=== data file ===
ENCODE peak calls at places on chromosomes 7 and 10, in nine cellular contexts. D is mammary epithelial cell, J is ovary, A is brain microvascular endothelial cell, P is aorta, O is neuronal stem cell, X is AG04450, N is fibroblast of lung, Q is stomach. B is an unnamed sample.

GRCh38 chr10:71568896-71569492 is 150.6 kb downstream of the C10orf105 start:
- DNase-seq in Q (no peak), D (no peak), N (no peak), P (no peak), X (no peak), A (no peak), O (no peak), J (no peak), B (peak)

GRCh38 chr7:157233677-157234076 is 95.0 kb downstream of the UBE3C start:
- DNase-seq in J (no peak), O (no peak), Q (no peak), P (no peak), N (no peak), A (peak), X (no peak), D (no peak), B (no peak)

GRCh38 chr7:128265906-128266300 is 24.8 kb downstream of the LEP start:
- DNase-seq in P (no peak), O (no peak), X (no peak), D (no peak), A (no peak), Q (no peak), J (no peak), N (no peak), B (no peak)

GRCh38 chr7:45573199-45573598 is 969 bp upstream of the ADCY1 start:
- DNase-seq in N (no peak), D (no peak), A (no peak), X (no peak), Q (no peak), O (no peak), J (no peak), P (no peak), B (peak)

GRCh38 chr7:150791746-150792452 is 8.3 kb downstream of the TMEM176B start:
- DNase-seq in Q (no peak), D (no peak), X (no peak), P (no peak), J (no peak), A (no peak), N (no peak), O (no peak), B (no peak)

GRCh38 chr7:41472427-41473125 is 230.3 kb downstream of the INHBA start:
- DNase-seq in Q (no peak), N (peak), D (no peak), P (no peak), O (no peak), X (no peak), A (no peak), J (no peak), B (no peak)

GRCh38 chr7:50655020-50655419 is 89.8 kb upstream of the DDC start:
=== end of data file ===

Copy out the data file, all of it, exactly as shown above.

ENCODE peak calls at places on chromosomes 7 and 10, in nine cellular contexts. D is mammary epithelial cell, J is ovary, A is brain microvascular endothelial cell, P is aorta, O is neuronal stem cell, X is AG04450, N is fibroblast of lung, Q is stomach. B is an unnamed sample.

GRCh38 chr10:71568896-71569492 is 150.6 kb downstream of the C10orf105 start:
- DNase-seq in Q (no peak), D (no peak), N (no peak), P (no peak), X (no peak), A (no peak), O (no peak), J (no peak), B (peak)

GRCh38 chr7:157233677-157234076 is 95.0 kb downstream of the UBE3C start:
- DNase-seq in J (no peak), O (no peak), Q (no peak), P (no peak), N (no peak), A (peak), X (no peak), D (no peak), B (no peak)

GRCh38 chr7:128265906-128266300 is 24.8 kb downstream of the LEP start:
- DNase-seq in P (no peak), O (no peak), X (no peak), D (no peak), A (no peak), Q (no peak), J (no peak), N (no peak), B (no peak)

GRCh38 chr7:45573199-45573598 is 969 bp upstream of the ADCY1 start:
- DNase-seq in N (no peak), D (no peak), A (no peak), X (no peak), Q (no peak), O (no peak), J (no peak), P (no peak), B (peak)

GRCh38 chr7:150791746-150792452 is 8.3 kb downstream of the TMEM176B start:
- DNase-seq in Q (no peak), D (no peak), X (no peak), P (no peak), J (no peak), A (no peak), N (no peak), O (no peak), B (no peak)

GRCh38 chr7:41472427-41473125 is 230.3 kb downstream of the INHBA start:
- DNase-seq in Q (no peak), N (peak), D (no peak), P (no peak), O (no peak), X (no peak), A (no peak), J (no peak), B (no peak)

GRCh38 chr7:50655020-50655419 is 89.8 kb upstream of the DDC start: